Yves here. While many people go into “my eyes glaze over” mode when the topic of accountants comes up, you ignore them at your peril. In the US, boards and executives escape liability if they can say they were acting on the advice of professionals. Lawyers are the main liability shields for corporate bigwigs, but pliant accountants are also very helpful.
And why don’t shareholders who’ve been hurt due to professionals signing off on crooked corporate conduct sue? They can’t. As we wrote in ECONNED:
Legislators also need to restore secondary liability. Attentive readers may recall that a Supreme Court decision in 1994 disallowed suits against advisors like accountants and lawyers for aiding and abetting frauds. In other words, a plaintiff could only file a claim against the party that had fleeced him; he could not seek recourse against those who had made the fraud possible, say, accounting firms that prepared misleading financial statements. That 1994 decision flew in the face of sixty years of court decisions, practices in criminal law (the guy who drives the car for a bank robber is an accessory), and common sense. Reinstituting secondary liability would make it more difficult to engage in shoddy practices.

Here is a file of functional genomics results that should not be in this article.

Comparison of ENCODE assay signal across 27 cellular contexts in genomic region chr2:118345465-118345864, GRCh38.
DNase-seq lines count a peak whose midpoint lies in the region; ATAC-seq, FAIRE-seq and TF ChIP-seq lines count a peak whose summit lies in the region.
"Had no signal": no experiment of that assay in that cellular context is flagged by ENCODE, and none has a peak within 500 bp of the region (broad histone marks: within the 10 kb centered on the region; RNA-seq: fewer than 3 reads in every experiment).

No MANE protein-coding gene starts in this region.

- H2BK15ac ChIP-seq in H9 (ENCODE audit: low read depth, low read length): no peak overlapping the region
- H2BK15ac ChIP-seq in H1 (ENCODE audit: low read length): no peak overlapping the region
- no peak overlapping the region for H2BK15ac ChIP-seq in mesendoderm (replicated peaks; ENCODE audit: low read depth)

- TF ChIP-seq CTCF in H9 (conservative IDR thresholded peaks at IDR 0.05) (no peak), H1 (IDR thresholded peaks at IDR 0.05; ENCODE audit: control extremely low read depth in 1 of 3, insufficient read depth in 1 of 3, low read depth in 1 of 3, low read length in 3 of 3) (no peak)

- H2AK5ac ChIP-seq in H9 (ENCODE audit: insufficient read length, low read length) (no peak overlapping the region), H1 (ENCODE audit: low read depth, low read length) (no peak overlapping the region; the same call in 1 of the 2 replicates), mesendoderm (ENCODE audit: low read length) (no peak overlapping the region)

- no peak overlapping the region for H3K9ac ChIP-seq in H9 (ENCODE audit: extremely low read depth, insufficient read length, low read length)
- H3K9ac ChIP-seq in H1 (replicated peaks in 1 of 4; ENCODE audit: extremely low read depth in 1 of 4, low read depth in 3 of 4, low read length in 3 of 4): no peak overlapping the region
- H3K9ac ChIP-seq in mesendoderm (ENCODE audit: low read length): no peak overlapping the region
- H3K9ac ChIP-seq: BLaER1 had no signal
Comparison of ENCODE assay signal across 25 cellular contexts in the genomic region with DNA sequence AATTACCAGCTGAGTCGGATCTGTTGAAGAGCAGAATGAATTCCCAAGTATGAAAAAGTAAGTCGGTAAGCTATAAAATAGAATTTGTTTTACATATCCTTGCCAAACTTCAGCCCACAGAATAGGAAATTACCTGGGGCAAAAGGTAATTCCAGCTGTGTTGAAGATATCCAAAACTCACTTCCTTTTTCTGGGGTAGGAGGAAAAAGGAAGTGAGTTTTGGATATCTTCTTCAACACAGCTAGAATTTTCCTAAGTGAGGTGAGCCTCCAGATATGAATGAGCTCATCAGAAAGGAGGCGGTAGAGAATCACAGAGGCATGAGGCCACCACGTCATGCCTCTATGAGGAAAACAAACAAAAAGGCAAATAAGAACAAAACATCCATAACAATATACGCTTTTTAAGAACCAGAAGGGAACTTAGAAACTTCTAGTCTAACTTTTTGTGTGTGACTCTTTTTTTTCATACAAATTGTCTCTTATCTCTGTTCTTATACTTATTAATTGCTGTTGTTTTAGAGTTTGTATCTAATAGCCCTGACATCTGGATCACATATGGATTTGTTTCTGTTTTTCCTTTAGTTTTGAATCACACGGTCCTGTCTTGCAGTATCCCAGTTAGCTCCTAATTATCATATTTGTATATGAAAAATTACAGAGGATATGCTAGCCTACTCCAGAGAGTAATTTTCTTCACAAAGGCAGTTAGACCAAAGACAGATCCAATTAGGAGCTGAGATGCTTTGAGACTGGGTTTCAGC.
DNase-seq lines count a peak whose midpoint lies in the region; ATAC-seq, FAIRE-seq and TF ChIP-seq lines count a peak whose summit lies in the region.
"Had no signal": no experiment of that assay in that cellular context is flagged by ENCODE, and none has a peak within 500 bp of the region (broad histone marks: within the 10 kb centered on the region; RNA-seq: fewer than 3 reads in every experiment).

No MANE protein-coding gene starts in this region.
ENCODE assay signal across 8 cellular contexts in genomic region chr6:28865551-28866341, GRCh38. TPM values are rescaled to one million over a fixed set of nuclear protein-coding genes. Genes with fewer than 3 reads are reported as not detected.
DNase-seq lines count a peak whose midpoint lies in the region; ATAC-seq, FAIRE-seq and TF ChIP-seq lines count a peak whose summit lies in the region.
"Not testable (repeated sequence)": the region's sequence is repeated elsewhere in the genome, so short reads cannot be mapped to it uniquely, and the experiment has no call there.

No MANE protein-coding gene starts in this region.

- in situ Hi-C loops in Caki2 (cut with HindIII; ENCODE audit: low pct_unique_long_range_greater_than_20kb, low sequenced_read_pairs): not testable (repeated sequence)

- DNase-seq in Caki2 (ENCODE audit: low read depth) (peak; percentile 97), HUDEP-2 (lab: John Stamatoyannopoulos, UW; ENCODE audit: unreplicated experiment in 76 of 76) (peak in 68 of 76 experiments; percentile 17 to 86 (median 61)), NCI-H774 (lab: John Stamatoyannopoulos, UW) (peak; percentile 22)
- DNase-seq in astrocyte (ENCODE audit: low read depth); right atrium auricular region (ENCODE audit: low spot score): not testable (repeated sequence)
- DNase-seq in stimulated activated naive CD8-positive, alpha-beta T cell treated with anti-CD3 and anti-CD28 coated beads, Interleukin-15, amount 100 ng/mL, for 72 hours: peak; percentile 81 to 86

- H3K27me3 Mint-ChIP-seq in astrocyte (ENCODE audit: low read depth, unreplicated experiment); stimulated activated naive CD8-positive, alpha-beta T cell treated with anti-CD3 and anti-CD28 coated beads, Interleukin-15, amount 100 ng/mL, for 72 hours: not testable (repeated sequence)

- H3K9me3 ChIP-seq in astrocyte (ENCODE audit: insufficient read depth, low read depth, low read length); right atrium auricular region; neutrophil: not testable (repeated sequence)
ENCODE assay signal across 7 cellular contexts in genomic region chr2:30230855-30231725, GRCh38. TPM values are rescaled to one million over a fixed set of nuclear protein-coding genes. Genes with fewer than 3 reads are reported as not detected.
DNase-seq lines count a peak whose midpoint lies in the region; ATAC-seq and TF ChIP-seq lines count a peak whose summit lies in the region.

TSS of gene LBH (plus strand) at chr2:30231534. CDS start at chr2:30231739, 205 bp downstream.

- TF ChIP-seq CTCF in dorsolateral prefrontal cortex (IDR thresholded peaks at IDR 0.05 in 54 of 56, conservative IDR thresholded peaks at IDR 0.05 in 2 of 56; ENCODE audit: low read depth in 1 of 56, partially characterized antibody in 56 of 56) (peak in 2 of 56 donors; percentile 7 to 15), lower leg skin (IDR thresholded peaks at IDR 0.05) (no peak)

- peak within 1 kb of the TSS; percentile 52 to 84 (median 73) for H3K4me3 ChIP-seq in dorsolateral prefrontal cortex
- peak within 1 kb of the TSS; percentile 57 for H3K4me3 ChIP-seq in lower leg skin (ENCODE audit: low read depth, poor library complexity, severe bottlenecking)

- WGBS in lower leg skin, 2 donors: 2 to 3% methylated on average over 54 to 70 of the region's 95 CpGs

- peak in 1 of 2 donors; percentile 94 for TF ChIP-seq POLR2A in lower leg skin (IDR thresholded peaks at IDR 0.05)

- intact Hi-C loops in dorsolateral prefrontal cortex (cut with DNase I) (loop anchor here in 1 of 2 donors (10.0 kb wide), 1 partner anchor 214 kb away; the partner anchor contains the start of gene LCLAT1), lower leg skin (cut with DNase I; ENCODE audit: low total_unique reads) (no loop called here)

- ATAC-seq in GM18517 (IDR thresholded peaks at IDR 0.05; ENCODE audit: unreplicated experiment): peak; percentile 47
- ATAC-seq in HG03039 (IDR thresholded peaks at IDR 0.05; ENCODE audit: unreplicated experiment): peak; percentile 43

In other words, the only party that can sue an accounting firm for engaging in fraudulent conduct is his immediate client….who almost certainly is in on the con. Lovely.
By Richard Murphy, a chartered accountant and a political economist. He has been described by the Guardian newspaper as an “anti-poverty campaigner and tax expert”. He is Professor of Practice in International Political Economy at City University, London and Director of Tax Research UK. He is a non-executive director of Cambridge Econometrics. He is a member of the Progressive Economy Forum. Originally published at Tax Research UK
I was asked very recently why it was that the big 4 firms of accountants survive. This is an issue I have been considering with Len Seabrooke and Saila Stausholm at Copenhagen Business School. The academic paper on the subject is in progress. Let me offer a plain English perspective for now.